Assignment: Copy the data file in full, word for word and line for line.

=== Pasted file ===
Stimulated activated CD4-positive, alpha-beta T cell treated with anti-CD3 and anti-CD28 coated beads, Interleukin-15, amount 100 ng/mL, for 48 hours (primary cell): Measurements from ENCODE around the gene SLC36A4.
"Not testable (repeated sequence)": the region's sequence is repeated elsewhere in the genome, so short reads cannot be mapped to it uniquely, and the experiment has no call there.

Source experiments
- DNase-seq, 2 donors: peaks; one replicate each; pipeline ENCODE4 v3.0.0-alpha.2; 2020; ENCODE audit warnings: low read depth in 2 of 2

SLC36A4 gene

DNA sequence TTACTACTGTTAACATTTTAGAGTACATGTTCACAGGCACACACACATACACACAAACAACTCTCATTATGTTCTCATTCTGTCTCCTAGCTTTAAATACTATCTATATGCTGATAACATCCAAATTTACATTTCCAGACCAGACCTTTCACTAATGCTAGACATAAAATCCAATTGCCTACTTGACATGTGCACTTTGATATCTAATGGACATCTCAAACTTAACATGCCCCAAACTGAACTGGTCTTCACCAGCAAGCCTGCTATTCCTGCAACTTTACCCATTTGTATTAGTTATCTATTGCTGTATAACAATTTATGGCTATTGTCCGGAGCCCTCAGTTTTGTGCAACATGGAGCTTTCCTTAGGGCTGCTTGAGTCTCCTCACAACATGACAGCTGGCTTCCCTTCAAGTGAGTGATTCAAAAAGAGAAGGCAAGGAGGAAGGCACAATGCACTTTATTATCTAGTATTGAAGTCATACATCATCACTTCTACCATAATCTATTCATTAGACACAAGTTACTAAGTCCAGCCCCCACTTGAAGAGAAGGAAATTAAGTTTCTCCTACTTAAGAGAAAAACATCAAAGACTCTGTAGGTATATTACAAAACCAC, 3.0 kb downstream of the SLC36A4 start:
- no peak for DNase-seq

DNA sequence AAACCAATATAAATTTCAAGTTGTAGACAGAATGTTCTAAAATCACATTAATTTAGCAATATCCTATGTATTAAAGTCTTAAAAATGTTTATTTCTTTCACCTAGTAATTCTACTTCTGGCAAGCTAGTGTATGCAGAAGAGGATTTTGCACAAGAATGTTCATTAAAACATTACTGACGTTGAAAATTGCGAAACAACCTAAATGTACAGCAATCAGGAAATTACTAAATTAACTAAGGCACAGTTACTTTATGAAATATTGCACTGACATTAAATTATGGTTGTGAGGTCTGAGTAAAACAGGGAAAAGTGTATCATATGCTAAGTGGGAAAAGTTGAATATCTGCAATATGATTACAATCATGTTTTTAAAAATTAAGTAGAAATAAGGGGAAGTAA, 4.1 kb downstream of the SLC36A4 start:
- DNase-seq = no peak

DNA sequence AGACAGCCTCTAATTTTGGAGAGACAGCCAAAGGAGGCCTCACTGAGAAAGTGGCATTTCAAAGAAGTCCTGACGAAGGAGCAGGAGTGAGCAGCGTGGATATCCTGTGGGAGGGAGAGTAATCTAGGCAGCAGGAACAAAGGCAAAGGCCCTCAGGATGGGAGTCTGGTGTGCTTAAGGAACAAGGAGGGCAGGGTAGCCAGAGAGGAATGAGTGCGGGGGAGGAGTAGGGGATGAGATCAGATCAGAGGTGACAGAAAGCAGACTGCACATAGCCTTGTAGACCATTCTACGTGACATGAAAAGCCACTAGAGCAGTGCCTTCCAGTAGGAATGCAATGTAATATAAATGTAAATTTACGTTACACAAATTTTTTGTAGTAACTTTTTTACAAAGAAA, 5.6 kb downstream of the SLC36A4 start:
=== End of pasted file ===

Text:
Stimulated activated CD4-positive, alpha-beta T cell treated with anti-CD3 and anti-CD28 coated beads, Interleukin-15, amount 100 ng/mL, for 48 hours (primary cell): Measurements from ENCODE around the gene SLC36A4.
"Not testable (repeated sequence)": the region's sequence is repeated elsewhere in the genome, so short reads cannot be mapped to it uniquely, and the experiment has no call there.

Source experiments
- DNase-seq, 2 donors: peaks; one replicate each; pipeline ENCODE4 v3.0.0-alpha.2; 2020; ENCODE audit warnings: low read depth in 2 of 2

SLC36A4 gene

DNA sequence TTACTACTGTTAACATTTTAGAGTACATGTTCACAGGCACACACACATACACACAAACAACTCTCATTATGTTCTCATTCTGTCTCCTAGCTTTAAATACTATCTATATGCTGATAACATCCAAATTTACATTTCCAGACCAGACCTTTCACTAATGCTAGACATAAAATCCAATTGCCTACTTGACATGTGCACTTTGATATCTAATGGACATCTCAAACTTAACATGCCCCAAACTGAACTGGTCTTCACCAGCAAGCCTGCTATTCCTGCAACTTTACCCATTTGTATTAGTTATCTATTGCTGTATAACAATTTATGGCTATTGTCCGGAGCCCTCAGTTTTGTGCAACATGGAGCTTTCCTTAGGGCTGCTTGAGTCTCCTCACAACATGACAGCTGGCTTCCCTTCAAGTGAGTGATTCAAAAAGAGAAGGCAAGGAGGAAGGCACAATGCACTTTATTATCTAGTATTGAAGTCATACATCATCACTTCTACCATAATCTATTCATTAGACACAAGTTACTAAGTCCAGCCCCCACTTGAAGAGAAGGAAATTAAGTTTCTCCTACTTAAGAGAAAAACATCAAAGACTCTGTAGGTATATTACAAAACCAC, 3.0 kb downstream of the SLC36A4 start:
- no peak for DNase-seq

DNA sequence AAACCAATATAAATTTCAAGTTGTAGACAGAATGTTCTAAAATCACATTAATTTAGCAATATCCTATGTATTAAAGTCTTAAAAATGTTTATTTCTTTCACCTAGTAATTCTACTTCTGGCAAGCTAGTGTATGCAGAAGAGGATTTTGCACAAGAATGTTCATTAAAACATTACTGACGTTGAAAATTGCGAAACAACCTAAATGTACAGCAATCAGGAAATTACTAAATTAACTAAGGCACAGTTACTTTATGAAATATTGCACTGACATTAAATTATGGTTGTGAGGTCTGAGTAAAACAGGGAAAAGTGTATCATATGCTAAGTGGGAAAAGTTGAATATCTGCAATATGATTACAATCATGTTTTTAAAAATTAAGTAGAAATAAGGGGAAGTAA, 4.1 kb downstream of the SLC36A4 start:
- DNase-seq = no peak

DNA sequence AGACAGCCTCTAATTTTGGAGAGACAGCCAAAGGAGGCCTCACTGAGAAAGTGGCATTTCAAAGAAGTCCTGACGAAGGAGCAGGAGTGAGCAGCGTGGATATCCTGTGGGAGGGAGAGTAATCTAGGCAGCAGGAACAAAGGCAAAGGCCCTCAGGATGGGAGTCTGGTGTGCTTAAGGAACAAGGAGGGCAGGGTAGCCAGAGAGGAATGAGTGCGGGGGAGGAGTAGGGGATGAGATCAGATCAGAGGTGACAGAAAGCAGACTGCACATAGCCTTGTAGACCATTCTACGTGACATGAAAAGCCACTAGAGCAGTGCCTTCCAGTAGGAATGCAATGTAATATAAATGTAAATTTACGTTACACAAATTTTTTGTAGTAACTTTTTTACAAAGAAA, 5.6 kb downstream of the SLC36A4 start: